The best trattoria I've found in Rome is DA LUIGI, which I believe is across the street from the Chiesa Nuova (the one with the tomb of San Filippo Neri). Da Luigi has great atmosphere and service, and very reasonable prices for excellent food. A bit like Rome's answer to a Parisian brasserie.
For sweets, get Granita di Caffe at Tazzo d'Oro in front of the Pantheon (crushed iced espresso with sweet cream), gelato at La Palma (near Piazza Navona), and tartuffo (ice cream in dark chocolate crust) at Tre Scalini on Piazza Navona, but order it for take out, as it costs half the price, and you can sit in the piazza by the Bernini fountain.
For very good and inexpensive pizza, try the inauspiciously-named Pizza Art on Via Arenula.
Question: I will be living in Trastevere. What are the good inexpensive restaurants in that neighborhood?
Here are 2 I always recommend and note that Giarrosta del Toscano is on your list. I also greatly enjoyed Da Robertino, but you are apparently not interested in seafood.
1. Best recommendation for quality, quantity, price, and ambience is Marcello at Via Aurora 37 between Ludovisi and Lombardo, 2 blocks in from the Via Veneto where the large hotels are. Recommended is a set meal they may suggest (if they dont, ask your waiter for it): antipasti misti (5-6 vegetarian appetizers in large bowls from which you take what and how much you wish), primo is a platter of 3 different pastas in 3 different sauces, secundo is a large chunk of roast veal with potatoes and other items (veal is excellent, it will be enough for two; if you have a good deal left over, ask waiter to wrap it up and take it with you might be enough for next days meal). House wine is good and can be had in ½ or full liter pitchers, in white or red. This meal for 2 with 1 liter of wine was 60 Euros in December 2003.
2. Giarrosto Dal Toscano at Via Germanica 56, near the Vatican Museum. Huge fireplace/grill for steaks, other meats, and slabs of meat on hooks. Try the Pasta Giulio Caesaro or pasta with boar sauce (cinghale) or rabbit/hare sauce (coniglie). Great grilled meats. Try for lunch when you are near the Vatican Museum.
You may have seen this elsewhere, but it's worth repeating: L'Orso 80 is a very enjoyable site for a Sunday brunch of antipasti. When we were there last March, we were surrounded largely by Italian families all having plate after plate of antipasto brought to their tables. The antipasti themselves were simple and occasionally hit-or-miss, but the overall experience was unique, and at about 15 euro it is quite a reasonable meal.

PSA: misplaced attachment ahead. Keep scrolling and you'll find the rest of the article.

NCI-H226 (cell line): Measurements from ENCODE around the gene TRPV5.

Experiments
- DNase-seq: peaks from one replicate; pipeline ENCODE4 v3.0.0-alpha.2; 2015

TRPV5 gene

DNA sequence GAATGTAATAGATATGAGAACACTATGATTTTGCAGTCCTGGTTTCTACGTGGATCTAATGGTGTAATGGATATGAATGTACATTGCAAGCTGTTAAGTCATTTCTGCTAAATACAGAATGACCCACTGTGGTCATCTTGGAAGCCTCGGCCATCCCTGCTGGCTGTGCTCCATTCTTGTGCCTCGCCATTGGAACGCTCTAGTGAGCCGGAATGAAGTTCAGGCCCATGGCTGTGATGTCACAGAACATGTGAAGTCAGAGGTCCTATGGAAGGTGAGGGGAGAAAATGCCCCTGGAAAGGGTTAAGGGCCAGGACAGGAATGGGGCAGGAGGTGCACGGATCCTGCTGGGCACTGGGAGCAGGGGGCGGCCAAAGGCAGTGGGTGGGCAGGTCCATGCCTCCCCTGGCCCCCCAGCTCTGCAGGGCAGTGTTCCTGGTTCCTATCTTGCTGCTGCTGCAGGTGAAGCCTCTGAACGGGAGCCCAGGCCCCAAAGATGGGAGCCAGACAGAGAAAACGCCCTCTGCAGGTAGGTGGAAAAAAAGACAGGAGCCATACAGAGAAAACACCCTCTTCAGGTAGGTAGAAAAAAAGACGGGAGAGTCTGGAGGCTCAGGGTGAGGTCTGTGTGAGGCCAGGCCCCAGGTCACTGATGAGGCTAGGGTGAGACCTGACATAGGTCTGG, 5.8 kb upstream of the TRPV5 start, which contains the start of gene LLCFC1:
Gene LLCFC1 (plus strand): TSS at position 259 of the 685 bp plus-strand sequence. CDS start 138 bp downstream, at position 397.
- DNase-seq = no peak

Also, you might want to give Bric another try. I found it to be one of the more innovative Roman restaurants at that price point, and their pasta with guanciale and chestnuts (hardly French!) was one of the highlights of our trip.
Enjoy, and I'm glad you like Cul de Sac and Cavour, two of my favorite spots for a light, inexpensive meal.
I'm an american who's been living in rome for 10 years. here's my input on a few of those places you mentioned:
Il Ciak is great, a meat-eater's paradise, there are also several non-meat options. very rustic, simple, but food is wonderful. make sure to reserve, they're always very booked.
Checco er Carettiere- I'd avoid that place. mediocre food at ridiculous prices. not worth it at all.
Trattoria Lilli- VERY good. simple trattoria with tasty dishes. prices are decent also. two thumbs up.
Sor Margherita- food is good, worth the trip just to see the place. it's only open for lunch. it feels like you're in some random elderly woman's home. the place is SUPER simple, prices are low, good basic dishes.
Da Gigetto- ridiculously high prices for what they offer. their "thing" is the fried artichoke, but you can get that even at Sor Margherita's for half the price. it's a tourist trap.